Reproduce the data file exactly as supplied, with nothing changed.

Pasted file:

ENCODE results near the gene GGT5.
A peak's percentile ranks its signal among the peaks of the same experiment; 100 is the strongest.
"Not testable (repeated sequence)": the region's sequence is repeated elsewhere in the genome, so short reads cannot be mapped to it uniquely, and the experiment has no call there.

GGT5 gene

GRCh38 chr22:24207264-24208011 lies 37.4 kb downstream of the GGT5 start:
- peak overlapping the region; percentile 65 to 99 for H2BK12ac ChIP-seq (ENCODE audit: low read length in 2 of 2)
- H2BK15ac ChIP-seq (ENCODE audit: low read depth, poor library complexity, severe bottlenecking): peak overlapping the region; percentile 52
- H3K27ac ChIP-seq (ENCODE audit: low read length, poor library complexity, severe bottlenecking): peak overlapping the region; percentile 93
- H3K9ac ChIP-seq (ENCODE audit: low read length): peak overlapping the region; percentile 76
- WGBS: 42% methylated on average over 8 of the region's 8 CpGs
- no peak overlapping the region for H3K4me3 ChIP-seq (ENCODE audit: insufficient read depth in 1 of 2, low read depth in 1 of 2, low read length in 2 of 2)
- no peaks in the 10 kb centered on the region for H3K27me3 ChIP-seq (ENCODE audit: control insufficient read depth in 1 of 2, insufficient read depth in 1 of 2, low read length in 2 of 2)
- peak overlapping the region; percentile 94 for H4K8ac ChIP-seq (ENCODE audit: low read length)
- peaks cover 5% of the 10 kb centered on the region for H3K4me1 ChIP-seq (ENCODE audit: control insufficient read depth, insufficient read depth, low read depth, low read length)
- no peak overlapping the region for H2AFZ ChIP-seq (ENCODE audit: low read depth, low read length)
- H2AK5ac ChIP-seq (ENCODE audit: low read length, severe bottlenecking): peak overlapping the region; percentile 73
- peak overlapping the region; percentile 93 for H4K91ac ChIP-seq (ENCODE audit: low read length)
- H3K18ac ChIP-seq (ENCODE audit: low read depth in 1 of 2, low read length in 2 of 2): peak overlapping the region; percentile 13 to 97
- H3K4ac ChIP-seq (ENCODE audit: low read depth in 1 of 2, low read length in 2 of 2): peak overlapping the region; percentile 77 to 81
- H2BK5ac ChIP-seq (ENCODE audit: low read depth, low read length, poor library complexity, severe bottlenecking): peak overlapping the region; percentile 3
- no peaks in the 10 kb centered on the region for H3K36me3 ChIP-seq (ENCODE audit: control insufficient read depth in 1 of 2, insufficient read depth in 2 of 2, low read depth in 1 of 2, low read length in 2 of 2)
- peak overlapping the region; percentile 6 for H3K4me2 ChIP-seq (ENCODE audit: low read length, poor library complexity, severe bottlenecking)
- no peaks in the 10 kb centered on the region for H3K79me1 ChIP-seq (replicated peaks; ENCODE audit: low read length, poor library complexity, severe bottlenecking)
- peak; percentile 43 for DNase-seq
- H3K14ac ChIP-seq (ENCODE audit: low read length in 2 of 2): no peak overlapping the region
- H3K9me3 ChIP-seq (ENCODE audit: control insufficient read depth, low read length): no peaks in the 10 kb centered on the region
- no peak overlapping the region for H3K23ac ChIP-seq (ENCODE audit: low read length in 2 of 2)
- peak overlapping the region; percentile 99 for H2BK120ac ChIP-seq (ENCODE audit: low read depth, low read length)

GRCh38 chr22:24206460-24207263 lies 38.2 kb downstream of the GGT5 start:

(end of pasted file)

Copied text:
ENCODE results near the gene GGT5.
A peak's percentile ranks its signal among the peaks of the same experiment; 100 is the strongest.
"Not testable (repeated sequence)": the region's sequence is repeated elsewhere in the genome, so short reads cannot be mapped to it uniquely, and the experiment has no call there.

GGT5 gene

GRCh38 chr22:24207264-24208011 lies 37.4 kb downstream of the GGT5 start:
- peak overlapping the region; percentile 65 to 99 for H2BK12ac ChIP-seq (ENCODE audit: low read length in 2 of 2)
- H2BK15ac ChIP-seq (ENCODE audit: low read depth, poor library complexity, severe bottlenecking): peak overlapping the region; percentile 52
- H3K27ac ChIP-seq (ENCODE audit: low read length, poor library complexity, severe bottlenecking): peak overlapping the region; percentile 93
- H3K9ac ChIP-seq (ENCODE audit: low read length): peak overlapping the region; percentile 76
- WGBS: 42% methylated on average over 8 of the region's 8 CpGs
- no peak overlapping the region for H3K4me3 ChIP-seq (ENCODE audit: insufficient read depth in 1 of 2, low read depth in 1 of 2, low read length in 2 of 2)
- no peaks in the 10 kb centered on the region for H3K27me3 ChIP-seq (ENCODE audit: control insufficient read depth in 1 of 2, insufficient read depth in 1 of 2, low read length in 2 of 2)
- peak overlapping the region; percentile 94 for H4K8ac ChIP-seq (ENCODE audit: low read length)
- peaks cover 5% of the 10 kb centered on the region for H3K4me1 ChIP-seq (ENCODE audit: control insufficient read depth, insufficient read depth, low read depth, low read length)
- no peak overlapping the region for H2AFZ ChIP-seq (ENCODE audit: low read depth, low read length)
- H2AK5ac ChIP-seq (ENCODE audit: low read length, severe bottlenecking): peak overlapping the region; percentile 73
- peak overlapping the region; percentile 93 for H4K91ac ChIP-seq (ENCODE audit: low read length)
- H3K18ac ChIP-seq (ENCODE audit: low read depth in 1 of 2, low read length in 2 of 2): peak overlapping the region; percentile 13 to 97
- H3K4ac ChIP-seq (ENCODE audit: low read depth in 1 of 2, low read length in 2 of 2): peak overlapping the region; percentile 77 to 81
- H2BK5ac ChIP-seq (ENCODE audit: low read depth, low read length, poor library complexity, severe bottlenecking): peak overlapping the region; percentile 3
- no peaks in the 10 kb centered on the region for H3K36me3 ChIP-seq (ENCODE audit: control insufficient read depth in 1 of 2, insufficient read depth in 2 of 2, low read depth in 1 of 2, low read length in 2 of 2)
- peak overlapping the region; percentile 6 for H3K4me2 ChIP-seq (ENCODE audit: low read length, poor library complexity, severe bottlenecking)
- no peaks in the 10 kb centered on the region for H3K79me1 ChIP-seq (replicated peaks; ENCODE audit: low read length, poor library complexity, severe bottlenecking)
- peak; percentile 43 for DNase-seq
- H3K14ac ChIP-seq (ENCODE audit: low read length in 2 of 2): no peak overlapping the region
- H3K9me3 ChIP-seq (ENCODE audit: control insufficient read depth, low read length): no peaks in the 10 kb centered on the region
- no peak overlapping the region for H3K23ac ChIP-seq (ENCODE audit: low read length in 2 of 2)
- peak overlapping the region; percentile 99 for H2BK120ac ChIP-seq (ENCODE audit: low read depth, low read length)

GRCh38 chr22:24206460-24207263 lies 38.2 kb downstream of the GGT5 start: